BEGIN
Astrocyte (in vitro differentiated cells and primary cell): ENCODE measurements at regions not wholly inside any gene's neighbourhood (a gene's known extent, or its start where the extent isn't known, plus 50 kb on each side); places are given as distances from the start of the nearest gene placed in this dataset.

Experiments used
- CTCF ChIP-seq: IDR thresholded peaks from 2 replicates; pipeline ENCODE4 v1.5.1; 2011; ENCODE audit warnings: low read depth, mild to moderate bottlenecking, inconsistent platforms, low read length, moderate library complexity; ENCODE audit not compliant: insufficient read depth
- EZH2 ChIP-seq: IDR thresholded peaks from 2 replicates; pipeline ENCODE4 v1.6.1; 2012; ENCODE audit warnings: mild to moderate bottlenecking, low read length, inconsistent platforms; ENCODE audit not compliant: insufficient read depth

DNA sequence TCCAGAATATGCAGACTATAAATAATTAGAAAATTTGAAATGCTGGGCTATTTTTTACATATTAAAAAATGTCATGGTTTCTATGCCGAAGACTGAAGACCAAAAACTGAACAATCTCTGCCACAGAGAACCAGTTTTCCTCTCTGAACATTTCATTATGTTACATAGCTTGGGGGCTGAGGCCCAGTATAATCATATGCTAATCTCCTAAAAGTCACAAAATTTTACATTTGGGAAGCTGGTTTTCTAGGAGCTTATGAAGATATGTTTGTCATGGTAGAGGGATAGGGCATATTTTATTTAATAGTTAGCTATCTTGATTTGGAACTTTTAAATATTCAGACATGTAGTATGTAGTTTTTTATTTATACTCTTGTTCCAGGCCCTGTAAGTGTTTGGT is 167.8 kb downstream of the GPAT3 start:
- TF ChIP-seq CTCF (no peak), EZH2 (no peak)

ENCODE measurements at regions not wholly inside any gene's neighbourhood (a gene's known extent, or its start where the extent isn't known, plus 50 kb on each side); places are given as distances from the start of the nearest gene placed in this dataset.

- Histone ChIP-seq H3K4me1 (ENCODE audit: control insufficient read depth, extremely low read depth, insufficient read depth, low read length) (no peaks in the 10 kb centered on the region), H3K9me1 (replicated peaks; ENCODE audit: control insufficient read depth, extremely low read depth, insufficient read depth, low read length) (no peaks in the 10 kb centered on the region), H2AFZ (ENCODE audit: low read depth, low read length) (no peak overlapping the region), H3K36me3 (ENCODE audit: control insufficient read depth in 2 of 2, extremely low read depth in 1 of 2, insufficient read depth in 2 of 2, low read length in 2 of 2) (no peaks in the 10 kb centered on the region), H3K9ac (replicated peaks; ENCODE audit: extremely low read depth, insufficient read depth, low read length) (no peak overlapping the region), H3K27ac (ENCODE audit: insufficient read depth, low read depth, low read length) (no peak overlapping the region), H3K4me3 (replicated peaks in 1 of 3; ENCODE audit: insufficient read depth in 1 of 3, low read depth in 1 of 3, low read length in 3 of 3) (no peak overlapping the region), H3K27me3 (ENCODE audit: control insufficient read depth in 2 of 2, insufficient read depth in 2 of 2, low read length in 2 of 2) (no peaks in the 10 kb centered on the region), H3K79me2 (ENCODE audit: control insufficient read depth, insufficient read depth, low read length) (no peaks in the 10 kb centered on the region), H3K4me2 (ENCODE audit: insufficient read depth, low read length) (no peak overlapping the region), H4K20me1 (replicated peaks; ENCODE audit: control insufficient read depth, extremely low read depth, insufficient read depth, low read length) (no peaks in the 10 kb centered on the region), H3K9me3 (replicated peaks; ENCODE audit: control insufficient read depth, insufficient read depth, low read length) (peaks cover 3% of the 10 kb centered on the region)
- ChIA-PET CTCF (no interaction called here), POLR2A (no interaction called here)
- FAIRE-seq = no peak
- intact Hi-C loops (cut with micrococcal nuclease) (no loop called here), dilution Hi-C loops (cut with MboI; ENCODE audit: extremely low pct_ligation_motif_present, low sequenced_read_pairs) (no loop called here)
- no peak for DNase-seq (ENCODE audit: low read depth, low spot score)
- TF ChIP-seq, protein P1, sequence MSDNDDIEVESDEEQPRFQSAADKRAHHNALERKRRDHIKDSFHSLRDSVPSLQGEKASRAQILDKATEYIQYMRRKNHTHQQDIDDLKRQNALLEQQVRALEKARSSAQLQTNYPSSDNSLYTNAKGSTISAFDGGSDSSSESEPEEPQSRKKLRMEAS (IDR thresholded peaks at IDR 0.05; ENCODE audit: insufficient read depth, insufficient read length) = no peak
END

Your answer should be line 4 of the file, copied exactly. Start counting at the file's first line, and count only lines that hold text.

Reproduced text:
- EZH2 ChIP-seq: IDR thresholded peaks from 2 replicates; pipeline ENCODE4 v1.6.1; 2012; ENCODE audit warnings: mild to moderate bottlenecking, low read length, inconsistent platforms; ENCODE audit not compliant: insufficient read depth